Issue Date June 2, 2010 Audit Report Number 2010-FW-1004 TO: David Pohler, Division Director, Office of Public Housing, 6JPH Craig Clemmensen, Director, Departmental Enforcement Center, DEC //signed// FROM: Gerald R. Kirkland Regional Inspector General for Audit, Fort Worth Region, 6AGA SUBJECT: The Georgetown Housing Authority Used $195,855 for Ineligible and Unsupported Expenditures HIGHLIGHTS What We Audited and Why We audited the Georgetown Housing Authority (Authority) due to a congressional request. A member of Congress received a complaint alleging improprieties and irregularities in the way the former executive director conducted the Authority’s business. Our objectives were to determine (1) whether the Authority and/or its nonprofit affiliates used U. S. Department of Housing and Urban Development (HUD) funding for recent developments and if so, whether they followed HUD regulations and (2) whether the Authority used HUD funds only for eligible expenditures. What We Found The Authority’s nonprofit related entities did not develop public housing units in their recent development projects; therefore, they were not required to follow HUD regulations for the developments. However, the Authority violated its annual contributions contract when it used $195,855 in HUD funding for development costs and other ineligible and unsupported expenditures. In addition, the Authority’s financial records were inaccurate. These conditions occurred because the Authority lacked financial and disbursement controls and had no formal written policies and procedures. As a result, it had fewer funds available to operate its HUD-funded programs, and its stakeholders were unaware of its true financial position. What We Recommend We recommend that the Director of HUD’s San Antonio Office of Public Housing require the Authority to (1) reimburse its Housing Choice Voucher program fund $48,269 from non-Federal sources for ineligible development costs, (2) hire an independent firm to perform a comprehensive review of the $137,009 in questioned low-rent funds 1 to determine the source and appropriated year and require reimbursements where appropriate, (3) provide support for or reimburse its Housing Choice Voucher program fund $1,109 in unsupported expenditures, (4) correct its books and records to show its true financial position, (5) reverse $9,468 in expenses for voided checks and record the voids in the general ledger, and (6) develop and implement written policies and procedures regarding financial and disbursement controls. We also recommend that the Director of HUD’s Departmental Enforcement Center take appropriate actions to ensure that the former executive director does not place HUD programs at further risk, including but not limited to issuing a limited denial of participation. For each recommendation without a management decision, please respond and provide status reports in accordance with HUD Handbook 2000.06, REV-3. Please furnish us copies of any correspondence or directives issued because of the audit. Auditee’s Response We provided HUD and the Authority our draft report on May 7, 2010, and requested comments by May 21, 2010. The Authority requested an extension until June 1, 2010, to provide comments, which we granted. We held an exit conference on May 18, 2010. The Authority provided its response to the draft report on May 28, 2010. The Authority generally agreed with the audit report. The complete text of the auditee’s response, along with our evaluation of that response, can be found in appendix B of this report. 1 The $137,009 is comprised of $108,808 for ineligible expenses ($7,001 for development expenses and $101,807 for other ineligible expenses), and $28,201 for unsupported expenses. The Authority reimbursed the low-rent fund $57,818 of the $108,808 upon notification of the ineligible expenses. 2 TABLE OF CONTENTS Background and Objectives 4 Results of Audit 5 Finding: The Authority Used Federal Funds for Ineligible and Unsupported Expenses Scope and Methodology 10 Internal Controls 12 Appendixes A. Schedule of Questioned Costs and Funds To Be Put to Better Use 13 B. Auditee Comments and OIG’s Evaluation 14 C. OIG Calculation of Section 8 Administrative Fee Reserve 16 3 BACKGROUND AND OBJECTIVES The Georgetown Housing Authority (Authority) is governed by a seven-member board of commissioners appointed by the Georgetown mayor. Its mission is to provide desirable homes and communities for lower income individuals and families through innovative collaborations with public and private enterprises. The Authority administers a low-rent public housing program consisting of 158 units, a Section 8 Housing Choice Voucher program with 88 units, and a Section 8 New Construction program property with 60 units. The Authority operates nine related entities. All of the related entities are instrumentalities of the Authority; therefore, they must comply with U. S. Department of Housing and Urban Development (HUD) procurement requirements when engaging in public housing development activities. 2 The Authority recently used its instrumentalities to rehabilitate one project (Shady Oaks) and begin development of a second project (Sierra Ridge). Neither project involved public housing. Therefore, the instrumentalities did not have to follow HUD procurement requirements for the development-related contracts. The Authority borrowed $1.2 million to develop Sierra Ridge, and one of its instrumentalities borrowed $1.2 million to develop Shady Oaks. Shady Oaks is a 60-unit Section 8 New Construction program property that was rehabilitated using low-income housing tax credits, and is managed by Shady Oaks GHA Housing, LP which is an instrumentality of the Authority. Sierra Ridge was in the predevelopment phase when we began the audit, but the Authority changed its plans and is no longer proceeding with the development. The Authority borrowed $1.2 million to purchase the land for Sierra Ridge, received two Community Development Block Grants (CDBG) totaling $318,314 from Williamson County and spent several thousand dollars on predevelopment expenses. Since Sierra Ridge will not be completed, the CDBG funds did not meet HUD’s CDBG national objectives, 3 and the Authority signed a reimbursement agreement to repay them to Williamson County. In addition, the Authority is paying a mortgage on a $1.2 million parcel of land that it is not planning to develop. Since we began our fieldwork, the mayor of Georgetown has replaced four of the seven board members, and a fifth board position remains vacant. The previous executive director resigned effective September 30, 2009. Our objectives were to determine (1) whether the Authority and/or its nonprofit related entities used HUD funding for recent developments and if so, whether they followed HUD regulations and (2) whether the Authority used HUD funds only for eligible expenditures. 2 Public and Indian Housing (PIH) Notice 2007-15, sections D, E(2), and F(4) 3 The CDBG national objectives are identified in 24 CFR (Code of Federal Regulations) 570.208. 4 RESULTS OF AUDIT Finding: The Authority Used Federal Funds for Ineligible and Unsupported Expenses In violation of its annual contributions contract (contract), the Authority used HUD funds totaling $195,855 for development costs and other ineligible and unsupported expenditures. In addition, the Authority’s financial records were inaccurate. These conditions occurred because the Authority lacked financial and disbursement controls and had no formal written policies and procedures. As a result, it had fewer funds available to operate its HUD-funded programs, and its stakeholders were unaware of its true financial position. The Authority Used HUD Funds to Pay Ineligible Development Expenses The Authority used operating funds totaling $55,270 for ineligible development expenses. This amount included $48,269 in Section 8 Housing Choice Voucher program (Section 8) funds and $7,001 in low-rent funds. The Authority’s contract with HUD4 defines operating expenditures as costs and charges that are necessary for the operation of the project. Further, operating expenditures do not include development or modernization costs and are not interchangeable. The Authority used $48,269 in Section 8 funds for development costs including legal and survey expenses and for mortgage payments. It claimed that the costs were eligible because it used Section 8 administrative fee reserves earned before Federal fiscal year (FFY) 2004.5 However, the Authority recorded the questioned costs in the general ledger as receivables from Sierra Ridge and/or Shady Oaks or as a Section 8 asset called “land.” The Authority did not expense the costs.6 Section 8 funds already expensed in the general ledger were eligible as other housing expenses and reduced the Authority’s pre-2004 Section 8 administrative reserve balance. The former executive director claimed that she was not familiar with the Section 8 requirements and did not track the pre- and post-2004 Section 8 administrative fee balances. She also stated that the Authority used administrative fee reserves earned after 2004. However, the Authority did not have excess administrative fees after 4 Part A, section 2, and section 9, paragraph C 5 Regulations at 24 CFR 982.155(b)(1) allow a housing authority to use funds in the administrative fee reserve for other housing purposes permitted by State and local law. However, since FFY 2004, HUD has prohibited new excess administrative fees from being used for other housing purposes and has only permitted them to be used for the provision of Section 8 rental assistance and related development activity. 6 PIH Notice 04-7 states that administrative fee reserve funds must be expended to be considered used for other housing purposes. 5 20047 and did not expense the questioned funds in the general ledger. It did not implement controls to ensure that it spent Section 8 funds properly. The Authority also used $7,001 in low-rent funds for legal expenses for development purposes. HUD prohibits using public housing funds to pay the cost of forming an instrumentality created for the sole purpose of developing low-income housing tax credit or market rate developments that do not include any public housing units.8 The former executive director said she was familiar with public housing requirements and paid these expenses in error. The Authority did not have written policies and procedures to ensure that it spent funds properly and allocated costs appropriately. The Authority Used HUD Funds to Pay Other Ineligible Expenses The Authority spent $101,807 in low-rent funds for nonprogram expenses, including $15,541 in legal fees not related to development and $86,266 in payroll costs. The legal fees involved a former employee who was not assigned to the low-rent program and other costs for Shady Oaks. Again, the former executive director claimed to have paid these fees with low-rent funds in error. Payroll expenses for other programs totaled $86,266, including $57,146 for Shady Oaks 9 and $29,120 for the Section 8 program. The former executive director stated that the low-rent program paid all payroll expenses and the different programs reimbursed the low- rent program quarterly. However, the Authority incurred these expenses in fiscal year 2008 and had not reimbursed the low-rent program by September 18, 2009. The former executive director stated that she was aware that the funds had not been reimbursed. The Authority Cannot Support $29,310 in Costs Paid With HUD Funds The Authority could not provide support for $29,310 in expenses paid with HUD funds, including $28,201 in expenditures paid with low-rent funds and $1,109 paid with Section 8 funds. The unsupported expenditures included payments for legal fees for general costs allocable to all programs and payments to other vendors with no invoice, supporting documentation, or justification for the allocation. The former executive director stated that all payments had supporting documentation when the 7 At the end of fiscal year 2004, the Authority had $1,281, which was exhausted in its fiscal year 2005. Appendix C shows the Authority’s administrative fees earned after 2004 and the disposition of its pre-FFY 2004 excess administrative fee reserves. 8 PIH Notice 2007-15, paragraph II(A)(2) 9 The Authority reimbursed the low-rent fund $57,818 from Shady Oaks upon our notification of the ineligible expenses. 6 Authority paid them. Current Authority staff could not locate the supporting documentation. The Authority’s Financial Records Were Not Accurate The Authority’s financial records did not accurately account for its use of HUD funds because the Authority did not properly maintain the records. Specifically, it • Did not create a general ledger for Sierra Ridge, • Did not properly account for interprogram balances, • Did not keep subsidiary ledgers for different Section 8 funds, • Recorded more in cash deposits than in revenues reported to HUD, • Did not properly record voided checks, and • Did not update financial records in a timely manner and had several different versions of the general ledger at any given time. The Authority did not create a general ledger for Sierra Ridge. It recorded most development expenses paid with HUD funds as a receivable from Sierra Ridge but did not create books to record Sierra Ridge payables. The Authority did not record interprogram balances correctly. At the end of fiscal year 2008, the Section 8 fund had a receivable totaling $18,360 from Shady Oaks Housing Development Corporation.10 Also, the low-rent fund had a receivable totaling $57,146 from the Shady Oaks Housing Development Corporation.11 The Shady Oaks Housing Development Corporation’s general ledger did not reflect the corresponding payables. Neither the fee accountant nor the former executive director could explain the missing payables. Further, the Authority did not keep subsidiary ledgers 12 for the different Section 8 funds.13 As a result, it did not know its pre-2004 Section 8 administrative fee reserve balance. The Authority recorded $4,138 more in cash deposits into its Section 8 accounts than revenues that it reported to HUD. In addition, the revenue reported in the Authority’s 2007 audited financial statements did not match disbursements from HUD. The former executive director could not explain the discrepancies because she was no longer employed at the Authority and was, therefore, unable to review the financial records. 10 This amount consisted of $13,341 for Sierra Ridge and $5,019 for an additional parcel of land. The independent auditor classified the funds as receivables from Shady Oaks Housing Development Corporation. 11 Payroll expenses discussed earlier in this finding 12 Section 9, paragraph C of the Authority’s contract with HUD requires the Authority to maintain records that identify the source and application of funds in such a manner as to allow HUD to determine that all funds have been expended in accordance with each specific program regulation. 13 Housing assistance payments, Section 8 administrative fee, Pre-2004 Section 8 administrative fee, disaster housing assistance payments, disaster housing assistance payment administrative fee 7 The Authority voided checks in the low-rent account totaling $4,929 and in the Section 8 account totaling $4,539 but, in error, did not void the checks in the general ledger. It included the voided checks in its recent cash reconciliations and expensed them in the general ledger. As a result, its financial records did not reflect the true amount of available cash, and it was unaware that the funds were available. The Authority did not make timely accounting entries in its financial records, and the automated server used to communicate finances among the Authority, fee accountant, and independent auditor contained several different versions of the Authority’s general ledger. 14 As a result, the Authority was late in submitting its fiscal year 2008 audited financial statements to HUD while the independent auditor determined which general ledger was complete. The former executive director recorded all transactions, performed all reconciliations, and allocated costs. The fee accountant was responsible for reviewing the recordation of transactions and cash reconciliations and entering month-end journal entries. The fee accountant did not review the financial transactions until 3 to 6 months after they occurred. The former executive director blamed the untimely review on the fee accountant’s distance from the Authority, 15 a new computer system for tracking residents, and working with the fee accountant to determine accurate year-end balances in the financial records. Further, as of September 30, 2009, when the former executive director resigned, the latest cash reconciliation performed was June 2009 and the latest rent reconciliation performed was in October 2008. She attributed the absent reconciliations to other pressing duties and a new tenant software system. Without current reconciliations, the Authority was at risk of not identifying fraudulent transactions in a timely manner, and its monthly financial statements were unreliable. As a result, the Authority was unable to make sound financial decisions. Conclusion The Authority violated its contract with HUD by using $195,855 in HUD funds for development costs and other ineligible and unsupported expenditures. This violation occurred because the Authority lacked financial and disbursement controls and had no formal written policies and procedures. As a result, it had fewer funds available to operate its HUD-funded programs. 14 We used the general ledger that was located on the Authority’s computers since it was physically present on the premises of the Authority. 15 The fee accountant is located in Addison, TX, about 180 miles from the Authority. 8 Recommendations We recommend that the Director of HUD’s San Antonio Office of Public Housing require the Authority to 1A. Reimburse its Housing Choice Voucher program fund $48,269 from non- Federal funds for ineligible development costs, 1B. Hire an independent firm to perform a comprehensive review of the $137,009 in questioned low-rent funds 16 to determine the source and appropriated year and require reimbursements where appropriate, 1C. Provide support for or reimburse from non-Federal funds its Housing Choice Voucher program fund $1,109 for unsupported expenditures, 1D. Correct its books and records to show its true financial position, 1E. Reverse $9,468 in expenses for voided checks and record the voids in the general ledger to determine the amount of funds available, and 1F. Develop and implement policies and procedures regarding financial and disbursement controls. We recommend that the Director of the Departmental Enforcement Center 1G. Take appropriate actions to ensure that the former executive director does not place HUD programs at further risk, including but not limited to issuing a limited denial of participation. 16 See footnote 1 9 SCOPE AND METHODOLOGY Our audit objectives were to determine (1) whether the Authority and/or its nonprofit related entities used HUD funding for recent developments and if so, whether they followed HUD regulations and (2) whether the Authority used HUD funds only for eligible expenditures. To accomplish our objectives, we • Reviewed background information for the Authority, including audited financial statements for fiscal years 2007 and 2008, 17 • Reviewed applicable HUD regulations, housing notices, and Office of Management and Budget circulars, • Interviewed HUD’s Office of Public and Indian Housing staff, • Interviewed Authority board members, management, and staff, • Obtained an understanding of applicable internal controls, • Interviewed the Authority’s fee accountant and independent public auditor, • Reviewed the articles of incorporation and financing documents for the different related entities at the Authority and obtained a legal opinion from OIG legal counsel regarding the entities’ relationships to the Authority, • Tested the reliability of the computerized general ledger provided by Authority staff using Audit Command Language and control totals provided by the Authority, • Reviewed the computerized general ledger audited by the independent auditor, • Reviewed a schedule of payments to Sierra Ridge vendors provided by the Authority and reviewed the general ledger for payments from HUD accounts that were coded as Sierra Ridge expenses, • Pulled several samples to meet our objectives (discussed in detail below), and • Reviewed interprogram payable balances as calculated by the independent auditor. We relied on his calculations because he explained each calculation in detail, including individual check numbers. Further, other tests during the audit produced some of the checks already identified. We conducted the audit between September 1, 2009, and February 18, 2010, at the HUD San Antonio field office and the Authority’s office in Georgetown, TX. The Authority provided electronic financial records for fiscal years 2007 through 2009. 18 However, we expanded our review to earlier periods as necessary to accomplish our objectives. We verified the reliability of the data, using control totals and comparative analysis to the audited financial statements, and found that we had received all transactions recorded in the Authority’s general ledger. In addition, we found that the Authority’s revenue reported in its audited financial statements for fiscal year 2007 did not match revenue disbursements from HUD. 17 The independent auditor provided the fiscal year 2008 audited financial statements because at the time of our review, HUD did not have the Authority’s fiscal year 2008 audited financial statements available as they were still under review. 18 We began our fieldwork on September 1, 2009, before the completion of the fiscal year. We obtained the Authority’s financial records on September 18, 2009. 10 We reviewed a nonstatistical representative sample of 52 payments out of a universe of 196 payments from HUD accounts to Shady Oaks vendors to determine whether HUD funds were used to pay construction costs at Shady Oaks. We did not find any instances in which construction costs were paid with HUD funds and concluded that HUD funds were not used for the Shady Oaks rehabilitation. However, we found two ineligible payments for other Shady Oaks expenses totaling $696 and two unsupported payments totaling $374. We performed a 100 percent review of 112 payments from HUD accounts to Sierra Ridge vendors for which the Authority did not record the transaction as a Sierra Ridge predevelopment expense to determine whether the Authority used HUD funds for ineligible Sierra Ridge expenses. We found two transactions totaling $1,185 that were not recorded as Sierra Ridge expenses. We also found five disbursements totaling $10,979 that were not properly supported. We reviewed a nonstatistical representative sample of 18 payments from the Section 8 cash disbursements journal out of a universe of 733 disbursements to determine whether disbursements were recorded and allocated appropriately and whether disbursements were appropriately supported. We found two transactions totaling $925 in questioned Section 8 disbursements. We reviewed a nonstatistical representative sample of 20 payments from the low-rent cash disbursements journal out of a universe of 2,199 disbursements to determine whether disbursements were recorded and allocated appropriately and whether disbursements were appropriately supported. We found two transactions totaling $3,472 in questioned low-rent disbursements. We recalculated the pre-2004 Section 8 administrative reserve balance and determined it to be $1,287 as of the beginning of fiscal year 2009. Appendix C is a schedule of our calculations of the Authority’s administrative reserve balances since fiscal year 2003. There were several different versions of the general ledger, and we were only provided two versions. 19 We reviewed the general ledgers provided by the Authority and the independent auditor. For testing purposes, we used the general ledger provided by the Authority because it was the general ledger in the Authority computers and accessed by the executive director on a daily basis. For verification, we physically reviewed checks, invoices, and other supporting (or noted missing) documents for the questioned costs except where noted in the finding. We conducted the audit in accordance with generally accepted government auditing standards. Those standards require that we plan and perform the audit to obtain sufficient, appropriate evidence to provide a reasonable basis for our findings and conclusions based on our audit objectives. We believe that the evidence obtained provides a reasonable basis for our findings and conclusions based on our audit objectives. 19 The fee accountant was not able to provide her version of the general ledger because she was not familiar with the related functions in Quick Books. 11 INTERNAL CONTROLS Internal control is an integral component of an organization’s management that provides reasonable assurance that the following controls are achieved: • Program operations, • Relevance and reliability of information, • Compliance with applicable laws and regulations, and • Safeguarding of assets and resources. Internal controls relate to management’s plans, methods, and procedures used to meet its mission, goals, and objectives. They include the processes and procedures for planning, organizing, directing, and controlling program operations as well as the systems for measuring, reporting, and monitoring program performance. Relevant Internal Controls We determined that the following internal controls were relevant to our audit objectives: • Controls over compliance with laws and regulations, • Controls over disbursements, and • Controls over financial reporting. We assessed the relevant controls identified above. A significant weakness exists if management controls do not provide reasonable assurance that the process for planning, organizing, directing, and controlling program operations will meet the organization’s objectives. Significant Weaknesses Based on our review, we believe that the following items are significant weaknesses: • Controls over compliance with laws and regulations did not exist (finding 1). • Controls over disbursements did not ensure that the Authority spent program funds for only reasonable and necessary expenses (finding 1). • Controls over financial reporting did not ensure that the Authority recorded accounts payable appropriately or that it submitted the audited financial statements to HUD in a timely manner (finding 1). 12 APPENDIXES Appendix A SCHEDULE OF QUESTIONED COSTS AND FUNDS TO BE PUT TO BETTER USE Recommendation Ineligible 1/ Unsupported 2/ Funds to be put number to better use 3/ 1A $ 48,269 1B 108,808 $28,201 1C 1,109 1E $9,468 TOTALS $157,077 $29,310 $9,468 1/ Ineligible costs are costs charged to a HUD-financed or HUD-insured program or activity that the auditor believes are not allowable by law; contract; or Federal, State, or local policies or regulations. 2/ Unsupported costs are those costs charged to a HUD-financed or HUD-insured program or activity when we cannot determine eligibility at the time of the audit. Unsupported costs require a decision by HUD program officials. This decision, in addition to obtaining supporting documentation, might involve a legal interpretation or clarification of departmental policies and procedures. 3/ Recommendations that funds be put to better use are estimates of amounts that could be used more efficiently if an Office of Inspector General (OIG) recommendation is implemented. These amounts include reductions in outlays, deobligation of funds, withdrawal of interest, costs not incurred by implementing recommended improvements, avoidance of unnecessary expenditures noted in preaward reviews, and any other savings that are specifically identified. In this case, recording the voids and reversing the expenses will deobligate the funds and make them available to the Authority. 13 Appendix B AUDITEE COMMENTS AND OIG’S EVALUATION Ref to OIG Evaluation Auditee Comments Comment 1 Comment 2 Comment 2 Comment 3 Comment 4 14 OIG Evaluation of Auditee Comments Comment 1 The Authority stated that the questioned Section 8 funds are from pre-2004 administrative fee reserves; and were therefore, eligible. The OIG disagrees with the Authority's claim because it did not provide any evidence as to the source of funds, and it did not challenge our calculations in Appendix C. Comment 2 The Authority agrees with the audit report. Comment 3 The Authority provided journal entries to show that the expenses were reversed. We reviewed the journal entries and agree that the expenses were reversed. Comment 4 The Authority acknowledged weaknesses in its internal controls and provided updated policies and procedures with its response. However, we did not review the policies and procedures for adequacy. 15 Appendix C OIG CALCULATION OF SECTION 8 ADMINISTRATIVE FEE RESERVE OIG calculation of Section 8 administrative fee reserve balance Reserve Pre-2004 Post-2004 Description/account balance balance 20 balance Fiscal year ending 9-30-04 Beginning reserve balance 21 $54,426 $54,426 Administrative fee revenue 53,818 Administrative expenses (52,537) Reserves used for housing 0.00 assistance payments Ending reserve balance $55,707 $54,426 $1,281 Fiscal year ending 9-30-05 Administrative fee revenue 64,515 Administrative expenses (59,925) Reserves used for housing (25,071) assistance payments Ending reserve balance $35,226 $35,226 Fiscal year ending 9-30-06 Administrative fee revenue 56,987 Administrative expenses (62,044) Reserves used for housing 0.00 assistance payments Ending reserve balance $30,169 $30,169 Fiscal year ending 9-30-07 Administrative fee revenue 74,365 Administrative expenses (82,574) Reserves used for housing 0.00 assistance payments Ending reserve balance $21,960 $21,960 Fiscal year ending 9-30-08 Administrative fee revenue 51,330 Administrative expenses (72,003) Reserves used for housing 0.00 assistance payments Ending reserve balance $1,287 $1,287 20 Pre-2004 funds were decreased only after post-2004 funds were exhausted. 21 Operating reserve beginning balance for fiscal 2004 from Form HUD-52681, block 46(b). 16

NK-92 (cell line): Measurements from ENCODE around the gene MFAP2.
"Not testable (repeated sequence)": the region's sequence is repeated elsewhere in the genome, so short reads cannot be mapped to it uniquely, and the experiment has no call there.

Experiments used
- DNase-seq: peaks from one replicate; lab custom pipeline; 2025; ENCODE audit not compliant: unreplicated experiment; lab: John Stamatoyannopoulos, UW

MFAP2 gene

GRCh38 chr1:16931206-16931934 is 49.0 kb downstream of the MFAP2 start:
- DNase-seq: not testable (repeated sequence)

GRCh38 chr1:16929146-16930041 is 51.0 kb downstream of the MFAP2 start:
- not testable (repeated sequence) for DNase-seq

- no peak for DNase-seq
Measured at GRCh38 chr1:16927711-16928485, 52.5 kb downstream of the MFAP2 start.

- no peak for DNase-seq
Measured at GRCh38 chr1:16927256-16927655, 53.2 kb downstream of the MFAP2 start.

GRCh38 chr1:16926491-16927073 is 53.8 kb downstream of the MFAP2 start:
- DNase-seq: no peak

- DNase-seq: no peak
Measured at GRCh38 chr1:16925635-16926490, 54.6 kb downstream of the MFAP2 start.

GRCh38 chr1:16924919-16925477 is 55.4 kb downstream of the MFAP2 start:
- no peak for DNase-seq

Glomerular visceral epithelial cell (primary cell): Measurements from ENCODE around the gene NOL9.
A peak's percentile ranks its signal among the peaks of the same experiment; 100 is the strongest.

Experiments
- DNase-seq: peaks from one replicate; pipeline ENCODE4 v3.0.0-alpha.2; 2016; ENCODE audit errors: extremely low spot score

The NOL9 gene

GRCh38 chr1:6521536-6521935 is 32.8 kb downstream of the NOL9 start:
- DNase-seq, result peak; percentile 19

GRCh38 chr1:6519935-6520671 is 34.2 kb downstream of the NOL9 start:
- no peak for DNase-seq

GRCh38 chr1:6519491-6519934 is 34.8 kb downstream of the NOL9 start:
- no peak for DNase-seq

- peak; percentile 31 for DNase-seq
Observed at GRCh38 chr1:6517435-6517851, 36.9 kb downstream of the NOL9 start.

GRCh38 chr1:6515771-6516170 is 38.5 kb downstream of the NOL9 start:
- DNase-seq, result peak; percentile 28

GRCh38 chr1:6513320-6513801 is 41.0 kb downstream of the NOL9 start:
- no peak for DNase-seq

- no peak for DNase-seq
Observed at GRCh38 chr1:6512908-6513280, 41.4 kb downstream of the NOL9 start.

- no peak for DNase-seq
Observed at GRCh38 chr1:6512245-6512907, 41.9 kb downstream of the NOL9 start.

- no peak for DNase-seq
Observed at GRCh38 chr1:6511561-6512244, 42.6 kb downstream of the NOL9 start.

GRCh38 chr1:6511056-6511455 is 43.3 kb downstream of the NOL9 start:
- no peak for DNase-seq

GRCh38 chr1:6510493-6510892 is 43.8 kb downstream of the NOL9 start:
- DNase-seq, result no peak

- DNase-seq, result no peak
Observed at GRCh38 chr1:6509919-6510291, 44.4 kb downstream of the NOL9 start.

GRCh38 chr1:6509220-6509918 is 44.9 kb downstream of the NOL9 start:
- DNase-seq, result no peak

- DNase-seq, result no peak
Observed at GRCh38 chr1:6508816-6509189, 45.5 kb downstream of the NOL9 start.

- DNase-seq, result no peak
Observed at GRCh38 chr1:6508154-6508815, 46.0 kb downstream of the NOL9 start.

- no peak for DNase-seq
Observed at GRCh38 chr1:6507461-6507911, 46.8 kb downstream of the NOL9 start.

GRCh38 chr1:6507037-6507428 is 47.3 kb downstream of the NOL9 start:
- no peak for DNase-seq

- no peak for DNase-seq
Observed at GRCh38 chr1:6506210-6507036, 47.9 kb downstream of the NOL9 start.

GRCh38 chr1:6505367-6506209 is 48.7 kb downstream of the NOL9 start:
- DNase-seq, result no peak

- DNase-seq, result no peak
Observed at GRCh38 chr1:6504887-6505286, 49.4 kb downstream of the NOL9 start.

The Georgetown Housing Authority Used $195,855 for Ineligible and Unsupported Expenditures
Published by the Department of Housing and Urban Development, Office of Inspector General on 2010-06-02.
Below is a raw (and likely hideous) rendition of the original report. (PDF)